The first article in this series introduced the GNU debugger, GDB, and in particular its
dprintf command, which displays variables from programs in a fashion similar to C-language
printf statements. This article expands on the rich capabilities of printf-style debugging by showing how to save commands for reuse and how to save the output from the program and GDB for later examination.
Listing currently defined breakpoints
dprintf command creates a special type of breakpoint. The
info breakpoints command displays all breakpoints; however, at the moment, we have only
dprintf breakpoints defined:
(gdb) info breakpoints Num Type Disp Enb Address What 1 dprintf keep y 0x0000000000401281 in insert at tree.c:41 breakpoint already hit 7 times printf "Allocating node for data=%s\n", data 2 dprintf keep y 0x00000000004012b9 in insert at tree.c:47 breakpoint already hit 6 times printf "Recursing left for %s at node %s\n", data, tree->data 3 dprintf keep y 0x00000000004012de in insert at tree.c:49 breakpoint already hit 6 times printf "Recursing right for %s at node %s\n", data, tree->data (gdb)
Saving dprintf commands for a later session
In traditional printf-style debugging, print statements added to the program persist until they are removed. This is not the case when using the
dprintf command with GDB; both
dprintf breakpoints and ordinary breakpoints will persist throughout a GDB session, but they won't persist between sessions. However, breakpoints may be saved to a file for later reuse.
save breakpoints command saves breakpoints to a file. The following example shows how to save breakpoints to a file named
(gdb) save breakpoints my-dprintf-breakpoints Saved to file 'my-dprintf-breakpoints'.
The resulting file consists of GDB breakpoint commands saved from the session. Thus, the file
my-dprintf-breakpoints contains three lines:
dprintf /home/kev/ctests/tree.c:41,"Allocating node for data=%s\n", data dprintf /home/kev/ctests/tree.c:47,"Recursing left for %s at node %s\n", data, tree->data dprintf /home/kev/ctests/tree.c:49,"Recursing right for %s at node %s\n", data, tree->data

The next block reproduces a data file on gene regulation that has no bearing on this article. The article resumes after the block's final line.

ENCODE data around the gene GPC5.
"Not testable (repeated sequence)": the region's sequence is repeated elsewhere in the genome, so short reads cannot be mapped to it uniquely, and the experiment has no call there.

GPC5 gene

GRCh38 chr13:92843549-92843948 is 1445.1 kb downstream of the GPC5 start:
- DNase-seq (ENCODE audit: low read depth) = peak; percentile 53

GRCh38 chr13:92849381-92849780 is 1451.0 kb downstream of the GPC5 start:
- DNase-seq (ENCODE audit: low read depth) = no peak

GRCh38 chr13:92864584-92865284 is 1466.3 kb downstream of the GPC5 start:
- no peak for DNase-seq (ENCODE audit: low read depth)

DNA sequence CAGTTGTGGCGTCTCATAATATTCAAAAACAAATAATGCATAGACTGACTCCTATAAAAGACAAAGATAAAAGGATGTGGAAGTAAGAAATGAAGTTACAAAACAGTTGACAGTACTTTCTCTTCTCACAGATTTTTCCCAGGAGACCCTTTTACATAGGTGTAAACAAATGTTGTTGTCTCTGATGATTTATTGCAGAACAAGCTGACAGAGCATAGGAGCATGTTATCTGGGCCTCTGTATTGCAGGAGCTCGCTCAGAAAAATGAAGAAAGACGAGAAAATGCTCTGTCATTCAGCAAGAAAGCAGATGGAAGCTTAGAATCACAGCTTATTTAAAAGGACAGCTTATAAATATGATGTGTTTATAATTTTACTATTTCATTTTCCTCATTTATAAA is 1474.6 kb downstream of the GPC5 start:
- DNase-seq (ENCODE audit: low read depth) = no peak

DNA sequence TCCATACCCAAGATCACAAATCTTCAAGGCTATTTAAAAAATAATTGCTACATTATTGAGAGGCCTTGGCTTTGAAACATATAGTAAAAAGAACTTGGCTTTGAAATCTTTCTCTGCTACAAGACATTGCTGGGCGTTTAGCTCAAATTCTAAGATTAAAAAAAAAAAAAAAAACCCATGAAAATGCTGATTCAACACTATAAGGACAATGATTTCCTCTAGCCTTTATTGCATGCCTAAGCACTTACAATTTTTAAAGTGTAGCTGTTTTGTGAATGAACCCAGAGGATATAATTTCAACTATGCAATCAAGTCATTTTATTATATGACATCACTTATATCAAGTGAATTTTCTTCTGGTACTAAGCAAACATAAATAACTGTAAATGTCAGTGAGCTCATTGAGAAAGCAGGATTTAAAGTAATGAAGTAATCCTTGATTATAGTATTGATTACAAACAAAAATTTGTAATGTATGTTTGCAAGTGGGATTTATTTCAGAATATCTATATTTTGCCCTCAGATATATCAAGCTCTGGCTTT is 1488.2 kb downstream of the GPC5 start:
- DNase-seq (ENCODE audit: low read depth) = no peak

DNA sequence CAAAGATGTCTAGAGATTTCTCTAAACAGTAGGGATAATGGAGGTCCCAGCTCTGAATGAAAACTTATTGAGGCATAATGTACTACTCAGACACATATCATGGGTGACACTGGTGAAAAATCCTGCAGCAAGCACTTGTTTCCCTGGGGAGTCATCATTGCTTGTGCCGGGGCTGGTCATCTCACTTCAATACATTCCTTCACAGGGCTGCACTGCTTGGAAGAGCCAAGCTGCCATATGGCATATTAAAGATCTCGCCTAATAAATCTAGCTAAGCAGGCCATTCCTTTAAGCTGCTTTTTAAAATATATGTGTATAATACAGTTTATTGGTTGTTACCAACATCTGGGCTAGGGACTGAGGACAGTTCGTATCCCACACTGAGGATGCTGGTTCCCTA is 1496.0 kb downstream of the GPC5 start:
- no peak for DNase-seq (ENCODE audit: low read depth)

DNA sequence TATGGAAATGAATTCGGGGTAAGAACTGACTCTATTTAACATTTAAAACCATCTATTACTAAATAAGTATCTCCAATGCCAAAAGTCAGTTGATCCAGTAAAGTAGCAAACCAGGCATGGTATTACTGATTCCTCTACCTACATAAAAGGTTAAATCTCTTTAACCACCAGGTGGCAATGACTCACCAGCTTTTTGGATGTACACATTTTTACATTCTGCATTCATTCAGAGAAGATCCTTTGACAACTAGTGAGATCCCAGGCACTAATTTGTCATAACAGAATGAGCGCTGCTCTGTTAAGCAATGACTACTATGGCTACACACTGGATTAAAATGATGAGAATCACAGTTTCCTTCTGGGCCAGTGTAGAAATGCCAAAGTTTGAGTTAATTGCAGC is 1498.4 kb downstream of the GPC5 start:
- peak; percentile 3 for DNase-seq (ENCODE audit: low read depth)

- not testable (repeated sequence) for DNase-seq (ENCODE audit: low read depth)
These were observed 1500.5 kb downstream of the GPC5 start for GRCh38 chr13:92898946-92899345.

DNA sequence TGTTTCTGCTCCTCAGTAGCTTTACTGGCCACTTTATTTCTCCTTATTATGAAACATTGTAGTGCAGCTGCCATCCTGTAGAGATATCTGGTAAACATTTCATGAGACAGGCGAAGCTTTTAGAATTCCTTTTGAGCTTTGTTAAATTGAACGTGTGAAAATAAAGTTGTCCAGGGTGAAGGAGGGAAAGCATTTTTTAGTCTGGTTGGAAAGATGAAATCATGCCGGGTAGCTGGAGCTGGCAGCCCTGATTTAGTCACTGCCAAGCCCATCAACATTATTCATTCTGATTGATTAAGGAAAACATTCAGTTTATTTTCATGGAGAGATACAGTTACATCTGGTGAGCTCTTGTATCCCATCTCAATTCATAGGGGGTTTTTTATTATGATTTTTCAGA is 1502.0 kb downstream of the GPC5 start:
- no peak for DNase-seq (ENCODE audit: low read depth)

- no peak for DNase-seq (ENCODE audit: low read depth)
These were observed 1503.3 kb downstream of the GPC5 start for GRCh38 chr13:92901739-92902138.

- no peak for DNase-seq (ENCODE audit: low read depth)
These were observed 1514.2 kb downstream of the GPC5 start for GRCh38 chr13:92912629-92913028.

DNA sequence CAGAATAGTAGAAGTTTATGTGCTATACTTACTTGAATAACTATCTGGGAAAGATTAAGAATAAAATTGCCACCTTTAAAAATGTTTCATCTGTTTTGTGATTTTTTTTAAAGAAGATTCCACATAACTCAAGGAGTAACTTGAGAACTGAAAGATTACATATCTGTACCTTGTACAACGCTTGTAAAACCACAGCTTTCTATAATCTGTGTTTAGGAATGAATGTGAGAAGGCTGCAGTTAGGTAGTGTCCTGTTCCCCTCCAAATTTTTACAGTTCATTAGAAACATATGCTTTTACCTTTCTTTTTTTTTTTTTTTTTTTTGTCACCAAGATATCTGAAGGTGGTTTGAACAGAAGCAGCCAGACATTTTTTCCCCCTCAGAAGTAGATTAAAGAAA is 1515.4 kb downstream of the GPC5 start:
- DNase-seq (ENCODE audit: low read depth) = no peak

If changes are made to the program in between GDB sessions, the line numbers specified by these commands may no longer be correct. If that happens, the most straightforward fix is to use a text editor to adjust them.
my-dprintf-breakpoints file can be loaded into some future GDB session—by the programmer who saved them, or by another programmer debugging the same program—via the
(gdb) quit $ gdb -q ./tree Reading symbols from ./tree... (gdb) source my-dprintf-breakpoints Dprintf 1 at 0x401281: file tree.c, line 41. Dprintf 2 at 0x4012b9: file tree.c, line 47. Dprintf 3 at 0x4012de: file tree.c, line 49.
Printf-style debugging can generate a lot of output. It is often useful to send debugging output to a file for later analysis.
By default, output from a dynamic
printf is sent to GDB's console. Also, by default, the output from a program run under GDB is sent to the console, but via a different file descriptor. Therefore, output from GDB and the program are usually intermixed. But since different file descriptors are used, it's possible to redirect either GDB's output or program output to a file, or even both outputs to separate files.
Logging GDB's output to a file
GDB provides a number of commands for saving output from GDB to a file. I'll discuss a few of them here; see the GDB manual for more information.
Let's suppose that you wish to save a log of GDB output to a log file named
my-gdb-log. This is done by first issuing the command